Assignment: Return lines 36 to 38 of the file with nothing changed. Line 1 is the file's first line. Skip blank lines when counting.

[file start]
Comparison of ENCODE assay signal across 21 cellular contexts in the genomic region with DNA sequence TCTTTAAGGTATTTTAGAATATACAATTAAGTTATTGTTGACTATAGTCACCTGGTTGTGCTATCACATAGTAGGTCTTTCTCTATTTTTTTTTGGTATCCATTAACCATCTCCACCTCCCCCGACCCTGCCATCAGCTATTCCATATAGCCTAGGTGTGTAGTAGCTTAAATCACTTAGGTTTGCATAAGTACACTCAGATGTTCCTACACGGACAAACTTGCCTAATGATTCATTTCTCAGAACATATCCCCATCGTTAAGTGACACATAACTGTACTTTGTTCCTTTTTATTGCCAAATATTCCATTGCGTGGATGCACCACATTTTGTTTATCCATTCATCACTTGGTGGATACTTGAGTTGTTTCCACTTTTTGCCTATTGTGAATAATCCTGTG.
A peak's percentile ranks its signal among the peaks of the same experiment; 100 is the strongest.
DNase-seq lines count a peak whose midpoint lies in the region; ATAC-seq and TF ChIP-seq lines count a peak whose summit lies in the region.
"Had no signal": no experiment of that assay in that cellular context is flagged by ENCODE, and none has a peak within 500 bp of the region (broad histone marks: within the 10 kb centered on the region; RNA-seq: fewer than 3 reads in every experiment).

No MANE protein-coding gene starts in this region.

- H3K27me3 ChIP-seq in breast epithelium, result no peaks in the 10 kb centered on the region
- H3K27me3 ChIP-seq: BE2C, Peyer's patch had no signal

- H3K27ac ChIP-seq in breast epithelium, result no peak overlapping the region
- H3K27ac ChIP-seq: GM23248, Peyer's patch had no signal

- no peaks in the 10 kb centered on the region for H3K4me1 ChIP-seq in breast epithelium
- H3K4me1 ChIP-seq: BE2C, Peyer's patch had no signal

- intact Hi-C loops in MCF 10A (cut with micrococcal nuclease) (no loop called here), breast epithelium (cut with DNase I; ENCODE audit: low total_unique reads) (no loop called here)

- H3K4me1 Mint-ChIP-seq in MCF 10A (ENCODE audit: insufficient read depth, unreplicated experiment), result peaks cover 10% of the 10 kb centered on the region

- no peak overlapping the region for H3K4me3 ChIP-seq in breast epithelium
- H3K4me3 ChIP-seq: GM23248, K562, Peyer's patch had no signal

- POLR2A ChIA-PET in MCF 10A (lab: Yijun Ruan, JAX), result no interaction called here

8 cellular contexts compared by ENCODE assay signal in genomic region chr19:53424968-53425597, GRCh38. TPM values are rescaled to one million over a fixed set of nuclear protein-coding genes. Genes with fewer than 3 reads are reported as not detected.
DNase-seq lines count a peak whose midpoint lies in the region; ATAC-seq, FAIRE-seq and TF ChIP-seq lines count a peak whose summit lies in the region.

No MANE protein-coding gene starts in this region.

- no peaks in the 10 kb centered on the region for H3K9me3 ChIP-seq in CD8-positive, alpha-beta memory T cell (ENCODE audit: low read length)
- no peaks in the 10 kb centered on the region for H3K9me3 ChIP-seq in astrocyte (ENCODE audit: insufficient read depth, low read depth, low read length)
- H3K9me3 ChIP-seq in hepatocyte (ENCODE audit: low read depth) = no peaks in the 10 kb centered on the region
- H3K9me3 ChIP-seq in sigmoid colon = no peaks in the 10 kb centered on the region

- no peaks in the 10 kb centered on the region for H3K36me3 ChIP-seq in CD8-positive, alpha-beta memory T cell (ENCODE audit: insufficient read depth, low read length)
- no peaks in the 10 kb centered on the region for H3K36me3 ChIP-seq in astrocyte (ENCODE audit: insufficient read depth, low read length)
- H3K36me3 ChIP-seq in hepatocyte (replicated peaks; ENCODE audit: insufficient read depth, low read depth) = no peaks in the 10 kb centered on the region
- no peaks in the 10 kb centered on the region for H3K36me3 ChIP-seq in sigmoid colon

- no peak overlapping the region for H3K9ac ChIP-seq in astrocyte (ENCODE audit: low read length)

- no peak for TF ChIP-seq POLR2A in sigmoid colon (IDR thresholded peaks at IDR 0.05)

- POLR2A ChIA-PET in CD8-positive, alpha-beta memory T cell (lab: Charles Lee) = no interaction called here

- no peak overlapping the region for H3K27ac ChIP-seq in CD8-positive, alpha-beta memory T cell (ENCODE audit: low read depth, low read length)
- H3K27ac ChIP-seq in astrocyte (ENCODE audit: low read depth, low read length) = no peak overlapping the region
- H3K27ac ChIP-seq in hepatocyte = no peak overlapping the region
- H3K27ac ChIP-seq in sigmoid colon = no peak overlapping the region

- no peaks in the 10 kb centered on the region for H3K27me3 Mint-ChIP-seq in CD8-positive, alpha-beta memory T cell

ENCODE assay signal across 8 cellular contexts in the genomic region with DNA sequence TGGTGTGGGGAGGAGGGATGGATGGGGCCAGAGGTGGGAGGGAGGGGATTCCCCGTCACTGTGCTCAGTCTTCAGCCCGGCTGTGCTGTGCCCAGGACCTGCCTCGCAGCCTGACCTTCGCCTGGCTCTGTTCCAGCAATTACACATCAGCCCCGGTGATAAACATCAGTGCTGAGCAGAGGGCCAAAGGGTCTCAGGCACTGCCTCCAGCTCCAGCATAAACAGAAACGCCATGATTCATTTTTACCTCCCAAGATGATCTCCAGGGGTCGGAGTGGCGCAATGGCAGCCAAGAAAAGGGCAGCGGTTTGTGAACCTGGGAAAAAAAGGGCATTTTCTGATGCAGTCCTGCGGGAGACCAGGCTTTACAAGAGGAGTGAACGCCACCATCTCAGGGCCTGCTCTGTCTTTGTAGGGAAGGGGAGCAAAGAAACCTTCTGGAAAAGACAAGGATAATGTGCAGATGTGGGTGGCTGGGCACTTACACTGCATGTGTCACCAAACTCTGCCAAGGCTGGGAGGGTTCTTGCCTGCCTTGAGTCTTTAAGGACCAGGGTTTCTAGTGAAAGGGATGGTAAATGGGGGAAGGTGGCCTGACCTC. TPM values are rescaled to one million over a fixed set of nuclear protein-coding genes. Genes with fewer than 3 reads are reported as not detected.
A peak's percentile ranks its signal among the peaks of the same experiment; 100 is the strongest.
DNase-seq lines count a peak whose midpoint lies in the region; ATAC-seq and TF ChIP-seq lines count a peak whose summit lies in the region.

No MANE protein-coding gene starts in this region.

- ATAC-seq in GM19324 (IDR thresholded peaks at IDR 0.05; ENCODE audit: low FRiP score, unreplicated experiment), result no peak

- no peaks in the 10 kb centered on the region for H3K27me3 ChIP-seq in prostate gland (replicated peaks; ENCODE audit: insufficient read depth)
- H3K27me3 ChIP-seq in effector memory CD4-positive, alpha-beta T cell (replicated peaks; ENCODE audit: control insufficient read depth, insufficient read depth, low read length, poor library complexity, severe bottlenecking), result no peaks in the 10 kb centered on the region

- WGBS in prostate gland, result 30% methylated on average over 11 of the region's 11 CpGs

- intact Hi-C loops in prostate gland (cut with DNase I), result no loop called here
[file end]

ENCODE assay signal across 8 cellular contexts in the genomic region with DNA sequence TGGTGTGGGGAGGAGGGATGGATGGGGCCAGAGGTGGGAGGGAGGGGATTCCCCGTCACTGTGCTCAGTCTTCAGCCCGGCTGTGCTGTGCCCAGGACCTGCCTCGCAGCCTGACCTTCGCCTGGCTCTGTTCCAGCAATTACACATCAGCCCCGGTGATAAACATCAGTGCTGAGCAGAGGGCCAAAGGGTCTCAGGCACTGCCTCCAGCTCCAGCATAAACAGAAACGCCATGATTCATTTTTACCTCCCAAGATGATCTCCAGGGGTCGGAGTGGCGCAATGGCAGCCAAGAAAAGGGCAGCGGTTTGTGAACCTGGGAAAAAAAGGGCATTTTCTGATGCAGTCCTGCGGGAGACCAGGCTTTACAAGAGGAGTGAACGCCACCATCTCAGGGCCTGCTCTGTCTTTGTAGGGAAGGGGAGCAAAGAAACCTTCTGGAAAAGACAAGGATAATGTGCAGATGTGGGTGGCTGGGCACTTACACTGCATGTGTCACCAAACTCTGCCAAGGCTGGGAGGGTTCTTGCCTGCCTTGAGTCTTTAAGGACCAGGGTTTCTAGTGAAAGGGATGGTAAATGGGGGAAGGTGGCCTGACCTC. TPM values are rescaled to one million over a fixed set of nuclear protein-coding genes. Genes with fewer than 3 reads are reported as not detected.
A peak's percentile ranks its signal among the peaks of the same experiment; 100 is the strongest.
DNase-seq lines count a peak whose midpoint lies in the region; ATAC-seq and TF ChIP-seq lines count a peak whose summit lies in the region.